We are sharing the guest house with Jill and her family and were woken up around 7.30 by Theo shouting at the top of his voice. Still we wanted to get up early and despite the cold we’re quickly out of bed and dressed. We make our way over to the barn and have our breakfast. Stood around the fire we look up at the sky, ominously overcast, it has been raining very heavily overnight and the ground is really boggy.

First job of the day is to milk the cows Gracie and Princess. Bill explains that they provide enough milk for the farm guests, although they have run out since we arrived due to our hot chocolate consumption! We make our way to the barn and Bill gives a quick demonstration before encouraging us to have a go. Oh my god what an experience that was! Still it’s not too difficult although Ali managed to squirt the milk almost everywhere but in the milk pail.

We take the milk back to the house for straining and watch Chris mending a bullwhip. He explains that they can cost upto 400 dollars and are all hand made. They are plaited in such a way to make them supple and use the best quality leather. He tells us he used to make them a lot. They show us how to crack the whips, although this isn’t too difficult the skill is cracking them in the right place. (Not behind your ear as I managed to do)

Bill decides we’ll ride later to give the ground a chance to dry up a bit and we all pile in the ute for a ride. Daily jobs on a ranch this size include checking the levels in the water bores. Water conservation is really importance here and even though it has rained heavily the dams we visit aren’t full. Bill explains that checking fences is also an ongoing task and he constantly checks on the cattle. The ranch breeds heifers for sale, which will be grown at other farms to a larger weight before reaching the slaughter house.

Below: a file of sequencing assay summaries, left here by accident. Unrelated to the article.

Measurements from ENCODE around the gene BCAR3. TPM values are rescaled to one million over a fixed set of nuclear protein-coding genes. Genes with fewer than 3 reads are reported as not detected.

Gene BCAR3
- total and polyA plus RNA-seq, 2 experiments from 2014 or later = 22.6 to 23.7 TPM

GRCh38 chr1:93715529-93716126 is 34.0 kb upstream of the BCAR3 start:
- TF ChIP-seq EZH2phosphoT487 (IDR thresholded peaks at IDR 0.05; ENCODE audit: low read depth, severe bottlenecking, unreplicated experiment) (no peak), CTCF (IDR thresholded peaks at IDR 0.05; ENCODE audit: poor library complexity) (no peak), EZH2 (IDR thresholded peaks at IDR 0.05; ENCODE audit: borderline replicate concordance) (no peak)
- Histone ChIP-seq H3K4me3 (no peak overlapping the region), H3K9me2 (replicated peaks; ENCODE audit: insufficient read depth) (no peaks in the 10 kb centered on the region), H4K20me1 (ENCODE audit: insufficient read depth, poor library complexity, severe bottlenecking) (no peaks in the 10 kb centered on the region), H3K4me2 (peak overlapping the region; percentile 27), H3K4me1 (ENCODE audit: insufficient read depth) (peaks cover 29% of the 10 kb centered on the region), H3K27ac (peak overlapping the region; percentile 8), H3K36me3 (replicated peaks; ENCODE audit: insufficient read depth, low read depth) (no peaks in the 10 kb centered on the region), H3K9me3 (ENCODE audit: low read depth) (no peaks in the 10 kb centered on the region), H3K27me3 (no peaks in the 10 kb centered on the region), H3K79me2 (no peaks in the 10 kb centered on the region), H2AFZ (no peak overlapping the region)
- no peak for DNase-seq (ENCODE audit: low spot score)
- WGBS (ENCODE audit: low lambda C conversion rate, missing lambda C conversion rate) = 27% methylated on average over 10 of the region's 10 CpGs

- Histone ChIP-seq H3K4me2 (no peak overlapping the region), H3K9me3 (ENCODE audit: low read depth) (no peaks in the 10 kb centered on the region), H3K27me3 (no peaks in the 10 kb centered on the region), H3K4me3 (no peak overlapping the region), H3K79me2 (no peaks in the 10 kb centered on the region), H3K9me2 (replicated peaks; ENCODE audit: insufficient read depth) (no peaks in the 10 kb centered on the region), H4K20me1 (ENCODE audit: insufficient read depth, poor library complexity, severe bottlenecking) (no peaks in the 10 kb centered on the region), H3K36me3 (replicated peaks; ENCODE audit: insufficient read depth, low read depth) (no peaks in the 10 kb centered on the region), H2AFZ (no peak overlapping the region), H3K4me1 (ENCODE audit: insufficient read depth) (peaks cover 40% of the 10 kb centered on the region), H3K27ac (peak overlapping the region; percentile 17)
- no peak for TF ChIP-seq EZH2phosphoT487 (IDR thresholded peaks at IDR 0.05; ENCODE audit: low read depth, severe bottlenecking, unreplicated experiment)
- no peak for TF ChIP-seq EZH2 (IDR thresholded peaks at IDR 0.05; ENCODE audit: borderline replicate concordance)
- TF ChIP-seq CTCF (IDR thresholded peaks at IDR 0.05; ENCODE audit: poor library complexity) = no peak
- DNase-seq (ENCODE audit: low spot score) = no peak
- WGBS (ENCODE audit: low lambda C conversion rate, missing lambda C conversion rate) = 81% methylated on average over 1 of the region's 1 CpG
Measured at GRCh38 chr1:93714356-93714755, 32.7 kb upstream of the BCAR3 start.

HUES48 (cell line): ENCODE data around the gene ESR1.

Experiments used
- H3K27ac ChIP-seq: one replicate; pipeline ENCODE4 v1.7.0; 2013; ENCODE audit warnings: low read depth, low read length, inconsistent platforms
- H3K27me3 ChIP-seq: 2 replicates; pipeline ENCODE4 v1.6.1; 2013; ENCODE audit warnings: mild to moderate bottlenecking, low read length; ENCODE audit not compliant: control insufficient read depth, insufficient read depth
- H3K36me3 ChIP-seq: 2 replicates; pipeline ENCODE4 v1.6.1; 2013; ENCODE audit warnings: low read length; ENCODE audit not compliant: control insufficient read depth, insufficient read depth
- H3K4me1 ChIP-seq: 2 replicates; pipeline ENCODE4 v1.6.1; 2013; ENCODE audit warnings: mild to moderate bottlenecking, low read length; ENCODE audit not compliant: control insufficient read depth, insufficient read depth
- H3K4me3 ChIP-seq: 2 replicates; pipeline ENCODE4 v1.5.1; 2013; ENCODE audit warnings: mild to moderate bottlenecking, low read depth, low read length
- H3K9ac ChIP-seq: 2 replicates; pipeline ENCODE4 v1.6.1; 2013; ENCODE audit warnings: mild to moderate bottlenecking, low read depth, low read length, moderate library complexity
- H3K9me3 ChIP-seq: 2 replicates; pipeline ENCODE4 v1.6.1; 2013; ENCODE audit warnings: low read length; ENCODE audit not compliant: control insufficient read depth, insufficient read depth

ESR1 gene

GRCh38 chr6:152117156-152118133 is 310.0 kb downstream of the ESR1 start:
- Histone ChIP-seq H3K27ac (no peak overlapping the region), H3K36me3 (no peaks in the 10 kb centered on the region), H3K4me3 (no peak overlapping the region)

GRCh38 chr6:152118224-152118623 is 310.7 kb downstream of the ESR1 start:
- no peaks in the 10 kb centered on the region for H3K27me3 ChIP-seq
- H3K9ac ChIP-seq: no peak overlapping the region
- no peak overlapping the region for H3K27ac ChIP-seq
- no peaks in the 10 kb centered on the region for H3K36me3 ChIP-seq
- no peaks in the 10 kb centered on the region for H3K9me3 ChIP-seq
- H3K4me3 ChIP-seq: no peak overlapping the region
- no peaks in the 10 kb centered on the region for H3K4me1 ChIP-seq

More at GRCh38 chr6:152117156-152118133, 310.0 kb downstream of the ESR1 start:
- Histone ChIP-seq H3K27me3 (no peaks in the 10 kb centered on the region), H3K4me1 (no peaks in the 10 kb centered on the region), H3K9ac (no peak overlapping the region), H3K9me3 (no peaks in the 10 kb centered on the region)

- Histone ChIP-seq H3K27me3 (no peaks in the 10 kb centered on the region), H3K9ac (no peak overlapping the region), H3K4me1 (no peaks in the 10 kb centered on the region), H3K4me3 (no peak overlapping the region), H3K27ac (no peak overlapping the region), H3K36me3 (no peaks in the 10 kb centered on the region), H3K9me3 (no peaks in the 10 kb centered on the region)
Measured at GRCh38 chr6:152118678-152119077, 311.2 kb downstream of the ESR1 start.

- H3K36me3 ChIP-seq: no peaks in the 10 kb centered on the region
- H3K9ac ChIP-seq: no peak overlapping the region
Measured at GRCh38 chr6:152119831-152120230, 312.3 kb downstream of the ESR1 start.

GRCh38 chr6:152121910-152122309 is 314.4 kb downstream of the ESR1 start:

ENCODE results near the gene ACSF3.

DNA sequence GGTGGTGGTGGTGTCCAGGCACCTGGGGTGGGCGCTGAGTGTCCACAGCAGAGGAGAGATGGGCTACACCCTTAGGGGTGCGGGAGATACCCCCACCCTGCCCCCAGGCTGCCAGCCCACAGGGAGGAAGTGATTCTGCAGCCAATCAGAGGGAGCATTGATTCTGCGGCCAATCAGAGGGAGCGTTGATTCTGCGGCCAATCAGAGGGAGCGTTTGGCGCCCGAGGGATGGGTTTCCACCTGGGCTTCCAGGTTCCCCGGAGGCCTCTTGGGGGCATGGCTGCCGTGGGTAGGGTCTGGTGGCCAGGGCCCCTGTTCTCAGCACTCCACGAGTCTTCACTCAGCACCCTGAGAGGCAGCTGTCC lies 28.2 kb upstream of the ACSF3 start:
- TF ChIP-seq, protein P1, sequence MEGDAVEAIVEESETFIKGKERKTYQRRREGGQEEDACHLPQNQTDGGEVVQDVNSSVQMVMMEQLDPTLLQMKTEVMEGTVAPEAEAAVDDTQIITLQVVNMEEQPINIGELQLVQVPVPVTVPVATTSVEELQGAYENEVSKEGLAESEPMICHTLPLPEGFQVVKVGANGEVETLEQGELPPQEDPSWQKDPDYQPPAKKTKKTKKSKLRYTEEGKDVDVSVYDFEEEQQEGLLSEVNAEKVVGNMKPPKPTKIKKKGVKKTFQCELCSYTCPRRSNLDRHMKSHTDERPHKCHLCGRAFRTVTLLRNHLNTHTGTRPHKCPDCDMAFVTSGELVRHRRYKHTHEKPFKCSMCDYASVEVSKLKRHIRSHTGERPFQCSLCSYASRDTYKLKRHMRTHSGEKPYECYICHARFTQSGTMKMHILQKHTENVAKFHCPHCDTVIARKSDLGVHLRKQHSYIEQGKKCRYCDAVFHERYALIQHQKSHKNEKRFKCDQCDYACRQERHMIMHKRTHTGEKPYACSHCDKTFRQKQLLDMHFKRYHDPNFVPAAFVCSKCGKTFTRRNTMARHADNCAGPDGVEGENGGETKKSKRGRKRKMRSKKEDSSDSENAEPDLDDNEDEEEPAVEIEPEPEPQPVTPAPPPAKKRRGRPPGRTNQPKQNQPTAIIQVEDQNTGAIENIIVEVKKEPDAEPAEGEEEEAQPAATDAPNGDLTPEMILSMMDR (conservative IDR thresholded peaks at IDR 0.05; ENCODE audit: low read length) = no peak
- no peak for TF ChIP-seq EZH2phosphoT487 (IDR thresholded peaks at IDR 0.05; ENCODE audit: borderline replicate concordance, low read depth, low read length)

The kids really love the bit of off road 4 wheel driving and its really interesting listening to Bill telling his tales about the history of the land he obviously loves so much. He shows us the molasses lick that the cattle use, an Aboriginal shield cut from a tree and a Bull Ant nest.

We get back to the farm and its time for Chris and Dan to leave. It’s been great listening to their stories. Dan breaks horses for a living and shows us a graze on his ear he has got from taking place in a calf scruff. This involves wrestling the calf to the ground and then branding it and sounds like part job part sport. Bills parents have arrived and we’re introduced to Marie and Big Bill. After lunch we’re going riding again and despite my slightly sore arse I’m excited about this, I think we all enjoyed yesterdays ride a lot.

There are no ceremonies today and we’re expected to find our own horses and their tack. As we have all forgotten which saddles and bridles we used it does take a while but eventually we’re ready to go and set off. Lorel is also riding today for the first time in about 40 years and I admire her enthusiasm for it all. The land is stunning and I think we all feel there’s a sense of simplicity about life here on the ranch.